Brisbane Grammar School's (BGS) council chairman conceded that a “procedural breakdown” allowed the sexual abuse of a significant number of students by a school counsellor, a royal commission has heard.
Some of the school's former students told the Royal Commission into Institutional Responses to Child Sexual Abuse last week how the counsellor, Kevin John Lynch, sexually abused students during therapy sessions in the 1970s and 1980s at BGS.
After leaving the school in 1988, Lynch worked at St Paul's School at Bald Hills until 1997 when he took his own life following abuse charges being laid against him.
At the hearing, BGS council chairman, Howard Stack, conceded that “something extremely bad had been going on for some time” at the school after speaking to two past students in May 2000 who said they had been abused by Lynch.
"I told both of the boys on the night I believed them. What they said, you couldn't make it up," Stack told the Commission.
The inquiry heard that the school released a newsletter in 2000 after the abuse claims surfaced. The newsletter said BGS’ investigations “had not established any legal liability on the school's part”.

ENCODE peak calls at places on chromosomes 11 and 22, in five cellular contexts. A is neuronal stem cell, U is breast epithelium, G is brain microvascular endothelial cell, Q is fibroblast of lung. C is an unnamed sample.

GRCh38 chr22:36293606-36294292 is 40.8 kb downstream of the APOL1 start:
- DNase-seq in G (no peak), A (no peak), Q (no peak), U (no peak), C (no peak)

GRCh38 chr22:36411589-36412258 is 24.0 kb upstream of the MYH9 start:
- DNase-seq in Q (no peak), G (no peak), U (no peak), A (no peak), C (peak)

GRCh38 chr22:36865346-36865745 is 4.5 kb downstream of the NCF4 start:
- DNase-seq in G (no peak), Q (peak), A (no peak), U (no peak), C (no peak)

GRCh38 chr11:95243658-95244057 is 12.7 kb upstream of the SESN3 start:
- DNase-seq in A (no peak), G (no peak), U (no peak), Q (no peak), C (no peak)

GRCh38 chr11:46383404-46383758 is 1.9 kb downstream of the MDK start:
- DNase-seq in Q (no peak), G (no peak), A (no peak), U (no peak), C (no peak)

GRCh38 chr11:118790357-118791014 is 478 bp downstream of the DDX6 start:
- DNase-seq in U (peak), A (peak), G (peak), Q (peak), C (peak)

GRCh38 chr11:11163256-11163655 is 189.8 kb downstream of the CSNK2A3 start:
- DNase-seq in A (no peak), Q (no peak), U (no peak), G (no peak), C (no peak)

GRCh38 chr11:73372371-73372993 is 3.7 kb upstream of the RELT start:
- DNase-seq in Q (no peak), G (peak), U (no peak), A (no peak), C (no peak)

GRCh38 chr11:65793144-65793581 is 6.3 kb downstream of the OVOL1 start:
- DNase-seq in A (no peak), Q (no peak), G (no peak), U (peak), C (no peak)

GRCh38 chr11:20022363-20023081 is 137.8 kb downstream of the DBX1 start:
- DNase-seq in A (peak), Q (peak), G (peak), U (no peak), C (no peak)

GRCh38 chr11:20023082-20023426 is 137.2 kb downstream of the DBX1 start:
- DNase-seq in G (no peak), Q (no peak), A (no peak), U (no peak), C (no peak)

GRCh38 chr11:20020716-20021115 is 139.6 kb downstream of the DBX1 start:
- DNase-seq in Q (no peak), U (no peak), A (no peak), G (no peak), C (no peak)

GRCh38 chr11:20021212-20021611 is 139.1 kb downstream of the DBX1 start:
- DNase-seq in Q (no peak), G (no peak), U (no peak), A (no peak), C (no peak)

Several students and a parent had confided in headmaster, Max Howell, about Lynch's abuse, but Dr Howell denied it up until his death, the inquiry heard.
Stack, who was not at the school at the time of the abuse, said it was not up to him to judge whether Dr Howell covered the information up.
"Whether I believed Dr Howell or not I don't think is the issue, he denied it to me and to the schools' lawyers time and time again," Stack told the commission.
"I am not the judge," he said.
However, Stack told the Commission that he accepted “evidence of a system failure”.
"I accept now that there is evidence of system failure. Clearly if boys missed 150 lessons - whatever that particular boy said - then I accept now that is evidence of system failure,” he said.
"I've heard other things in this royal commission that point to system failure."